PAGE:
5. Set up the right shot

People change more than their titles and names. They change their appearance, too. Whether they now wear glasses, have different hair color, or are five years older, they may not look like their headshot forever. So they get a new headshot, but they never share it with you.

To keep headshot images current, use a photo-imaging API tool like Gravatar. Ask people to set up their own accounts and share the associated email address with you. If you’ve integrated the Gravatar tool into your site, any time someone changes their headshot, it automatically updates on your site, too.

Move forward from the beginning of your content process

If you dread hearing the phrase “content audit” as a solution to refresh, reuse, and revise your content, take preventative measures now. A forward-thinking process will let you quickly find content to update or eliminate manual involvement altogether.


All tools included in the article are suggested by author. Feel free to include additional tools in the comments (from your company or ones that you have used). 

Want more content marketing tips, insights, and examples? Subscribe to workday or weekly emails from CMI.

Cover image by Joseph Kalinowski/Content Marketing Institute

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SEO Recap: ChatGPT – Moz



SEO Recap: ChatGPT - Moz

The author’s views are entirely his or her own (excluding the unlikely event of hypnosis) and may not always reflect the views of Moz.

We’re back with another SEO recap with Tom Capper! As you’ve probably noticed, ChatGPT has taken the search world by storm. But does GPT-3 mean the end of SEO as we know it, or are there ways to incorporate the AI model into our daily work?

Tom tries to tackle this question by demonstrating how he plans to use ChatGPT, along with other natural language processing systems, in his own work.

Be sure to check out the commentary on ChatGPT from our other Moz subject matter experts, Dr. Pete Meyers and Miriam Ellis:

Video Transcription

Hello, I’m Tom Capper from Moz, and today I want to talk about how I’m going to use ChatGPT and NLP, natural language processing apps in general in my day-to-day SEO tasks. This has been a big topic recently. I’ve seen a lot of people tweeting about this. Some people saying SEO is dead. This is the beginning of the end. As always, I think that’s maybe a bit too dramatic, but there are some big ways that this can be useful and that this will affect SEOs in their industry I think.

The first question I want to ask is, “Can we use this instead of Google? Are people going to start using NLP-powered assistants instead of search engines in a big way?”

So just being meta here, I asked ChatGPT to write a song about Google’s search results being ruined by an influx of AI content. This is obviously something that Google themselves is really concerned about, right? They talked about it with the helpful content update. Now I think the fact that we can be concerned about AI content ruining search results suggests there might be some problem with an AI-powered search engine, right?

No, AI powered is maybe the wrong term because, obviously, Google themselves are at some degree AI powered, but I mean pure, AI-written results. So for example, I stole this from a tweet and I’ve credited the account below, but if you ask it, “What is the fastest marine mammal,” the fastest marine mammal is the peregrine falcon. That is not a mammal.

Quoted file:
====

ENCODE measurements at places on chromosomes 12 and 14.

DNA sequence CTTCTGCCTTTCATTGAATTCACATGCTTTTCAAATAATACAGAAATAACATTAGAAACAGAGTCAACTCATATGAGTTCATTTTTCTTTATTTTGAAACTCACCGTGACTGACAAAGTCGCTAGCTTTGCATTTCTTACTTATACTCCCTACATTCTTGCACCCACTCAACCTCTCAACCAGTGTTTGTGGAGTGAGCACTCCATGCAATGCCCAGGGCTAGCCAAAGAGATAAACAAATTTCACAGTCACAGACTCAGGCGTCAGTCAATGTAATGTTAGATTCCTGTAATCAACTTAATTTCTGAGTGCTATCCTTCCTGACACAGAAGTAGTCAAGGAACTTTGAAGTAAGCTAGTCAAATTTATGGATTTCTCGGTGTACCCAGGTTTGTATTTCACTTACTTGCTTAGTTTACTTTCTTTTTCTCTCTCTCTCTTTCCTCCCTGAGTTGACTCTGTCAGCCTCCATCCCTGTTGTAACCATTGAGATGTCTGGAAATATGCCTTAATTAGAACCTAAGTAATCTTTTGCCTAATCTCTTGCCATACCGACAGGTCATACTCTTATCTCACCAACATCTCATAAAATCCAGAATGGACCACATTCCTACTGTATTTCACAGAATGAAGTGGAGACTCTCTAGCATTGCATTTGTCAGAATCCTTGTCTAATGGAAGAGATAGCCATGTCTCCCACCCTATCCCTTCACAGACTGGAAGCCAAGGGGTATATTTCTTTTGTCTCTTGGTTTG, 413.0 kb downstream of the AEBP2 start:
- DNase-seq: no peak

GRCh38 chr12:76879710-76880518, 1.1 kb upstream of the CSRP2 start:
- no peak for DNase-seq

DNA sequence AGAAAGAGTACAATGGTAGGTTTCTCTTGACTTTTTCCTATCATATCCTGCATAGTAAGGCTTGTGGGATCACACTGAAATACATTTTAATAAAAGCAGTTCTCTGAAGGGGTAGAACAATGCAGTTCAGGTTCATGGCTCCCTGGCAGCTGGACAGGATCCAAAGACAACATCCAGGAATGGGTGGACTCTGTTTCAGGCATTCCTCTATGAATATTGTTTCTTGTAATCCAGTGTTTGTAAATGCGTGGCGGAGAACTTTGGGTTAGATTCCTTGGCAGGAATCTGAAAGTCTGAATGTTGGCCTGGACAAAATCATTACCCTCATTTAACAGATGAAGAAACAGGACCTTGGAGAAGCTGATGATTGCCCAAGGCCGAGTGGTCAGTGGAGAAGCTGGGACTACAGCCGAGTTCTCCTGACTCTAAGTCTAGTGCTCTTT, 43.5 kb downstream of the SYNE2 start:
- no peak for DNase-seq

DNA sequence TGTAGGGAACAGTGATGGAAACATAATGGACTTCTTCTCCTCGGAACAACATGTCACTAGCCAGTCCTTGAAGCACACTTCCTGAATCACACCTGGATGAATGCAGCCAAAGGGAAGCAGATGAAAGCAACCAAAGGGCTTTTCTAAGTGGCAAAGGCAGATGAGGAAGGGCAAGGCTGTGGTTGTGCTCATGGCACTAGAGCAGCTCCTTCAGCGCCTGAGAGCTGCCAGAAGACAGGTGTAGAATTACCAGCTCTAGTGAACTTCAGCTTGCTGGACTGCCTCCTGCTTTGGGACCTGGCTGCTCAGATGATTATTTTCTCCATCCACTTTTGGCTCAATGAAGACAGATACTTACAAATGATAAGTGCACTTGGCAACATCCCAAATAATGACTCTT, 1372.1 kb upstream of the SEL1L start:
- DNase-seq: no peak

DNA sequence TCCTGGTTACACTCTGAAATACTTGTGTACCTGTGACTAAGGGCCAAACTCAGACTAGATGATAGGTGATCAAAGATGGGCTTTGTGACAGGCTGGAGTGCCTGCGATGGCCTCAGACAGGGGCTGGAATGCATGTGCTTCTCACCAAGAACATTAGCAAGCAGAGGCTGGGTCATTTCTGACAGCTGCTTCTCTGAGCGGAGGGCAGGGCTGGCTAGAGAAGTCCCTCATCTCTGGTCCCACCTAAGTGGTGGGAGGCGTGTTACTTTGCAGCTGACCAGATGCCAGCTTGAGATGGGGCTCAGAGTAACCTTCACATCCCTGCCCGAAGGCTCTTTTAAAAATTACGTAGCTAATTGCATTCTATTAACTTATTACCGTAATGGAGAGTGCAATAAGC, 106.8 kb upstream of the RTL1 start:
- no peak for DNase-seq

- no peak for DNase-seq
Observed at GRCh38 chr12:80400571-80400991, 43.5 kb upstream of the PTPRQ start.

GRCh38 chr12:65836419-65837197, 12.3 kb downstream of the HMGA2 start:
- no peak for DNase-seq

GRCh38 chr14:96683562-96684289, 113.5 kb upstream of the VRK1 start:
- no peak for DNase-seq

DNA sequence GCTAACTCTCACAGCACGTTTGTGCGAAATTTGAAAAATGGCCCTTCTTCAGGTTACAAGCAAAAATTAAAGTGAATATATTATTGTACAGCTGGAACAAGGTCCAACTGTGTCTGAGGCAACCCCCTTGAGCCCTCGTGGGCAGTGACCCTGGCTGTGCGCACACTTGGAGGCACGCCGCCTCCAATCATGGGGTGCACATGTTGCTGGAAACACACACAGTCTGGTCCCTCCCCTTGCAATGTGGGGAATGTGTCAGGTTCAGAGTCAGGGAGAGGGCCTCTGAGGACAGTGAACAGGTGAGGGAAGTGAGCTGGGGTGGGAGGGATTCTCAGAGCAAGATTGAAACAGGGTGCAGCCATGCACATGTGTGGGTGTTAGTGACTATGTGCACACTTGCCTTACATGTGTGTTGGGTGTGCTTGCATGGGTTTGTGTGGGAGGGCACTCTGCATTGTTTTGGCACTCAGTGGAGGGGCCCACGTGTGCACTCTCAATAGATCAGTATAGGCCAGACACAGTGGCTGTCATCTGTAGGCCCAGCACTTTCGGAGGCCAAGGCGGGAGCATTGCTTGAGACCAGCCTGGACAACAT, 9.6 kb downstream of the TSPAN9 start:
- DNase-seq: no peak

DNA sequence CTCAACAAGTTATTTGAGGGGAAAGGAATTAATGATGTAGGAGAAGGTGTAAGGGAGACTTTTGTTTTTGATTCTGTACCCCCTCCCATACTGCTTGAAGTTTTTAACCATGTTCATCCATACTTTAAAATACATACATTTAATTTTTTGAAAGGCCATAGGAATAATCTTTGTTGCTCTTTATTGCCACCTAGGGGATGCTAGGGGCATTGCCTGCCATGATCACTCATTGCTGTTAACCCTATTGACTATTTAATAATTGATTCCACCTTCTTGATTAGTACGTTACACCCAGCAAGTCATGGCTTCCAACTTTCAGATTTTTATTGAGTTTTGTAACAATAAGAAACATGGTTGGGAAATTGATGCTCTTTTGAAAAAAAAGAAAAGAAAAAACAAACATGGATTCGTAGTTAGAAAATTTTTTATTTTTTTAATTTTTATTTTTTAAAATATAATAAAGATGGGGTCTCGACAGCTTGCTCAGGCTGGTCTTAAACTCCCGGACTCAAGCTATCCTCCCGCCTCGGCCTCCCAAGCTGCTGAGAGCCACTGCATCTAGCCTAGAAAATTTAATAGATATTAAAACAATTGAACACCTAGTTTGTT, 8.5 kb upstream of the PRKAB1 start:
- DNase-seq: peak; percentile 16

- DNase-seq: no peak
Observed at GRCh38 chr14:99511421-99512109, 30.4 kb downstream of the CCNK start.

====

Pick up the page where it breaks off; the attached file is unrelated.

Then it mentions the sailfish, which is not a mammal, and marlin, which is not a mammal. This is a particularly bad result. Whereas if I google this, great, that is an example of a fast mammal. We’re at least on the right track. Similarly, if I’m looking for a specific article on a specific web page, I’ve searched Atlantic article about the declining quality of search results, and even though clearly, if you look at the other information that it surfaces, clearly this has consumed some kind of selection of web pages, it’s refusing to acknowledge that here.

Whereas obviously, if I google that, very easy. I can find what I’m looking for straightaway. So yeah, maybe I’m not going to just replace Google with ChatGPT just yet. What about writing copy though? What about I’m fed up of having to manually write blog posts about content that I want to rank for or that I think my audience want to hear about?

So I’m just going to outsource it to a robot. Well, here’s an example. “Write a blog post about the future of NLP in SEO.” Now, at first glance, this looks okay. But actually, when you look a little bit closer, it’s a bluff. It’s vapid. It doesn’t really use any concrete examples.

It doesn’t really read the room. It doesn’t talk about sort of how our industry might be affected more broadly. It just uses some quick tactical examples. It’s not the worst article you could find. I’m sure if you pulled a teenager off the street who knew nothing about this and asked them to write about it, they would probably produce something worse than this.

But on the other hand, if you saw an article on the Moz blog or on another industry credible source, you’d expect something better than this. So yeah, I don’t think that we’re going to be using ChatGPT as our copywriter right away, but there may be some nuance, which I’ll get to in just a bit. What about writing descriptions though?

I thought this was pretty good. “Write a meta description for my Moz blog post about SEO predictions in 2023.” Now I could do a lot better with the query here. I could tell it what my post is going to be about for starters so that it could write a more specific description. But this is already quite good. It’s the right length for a meta description. It covers the bases.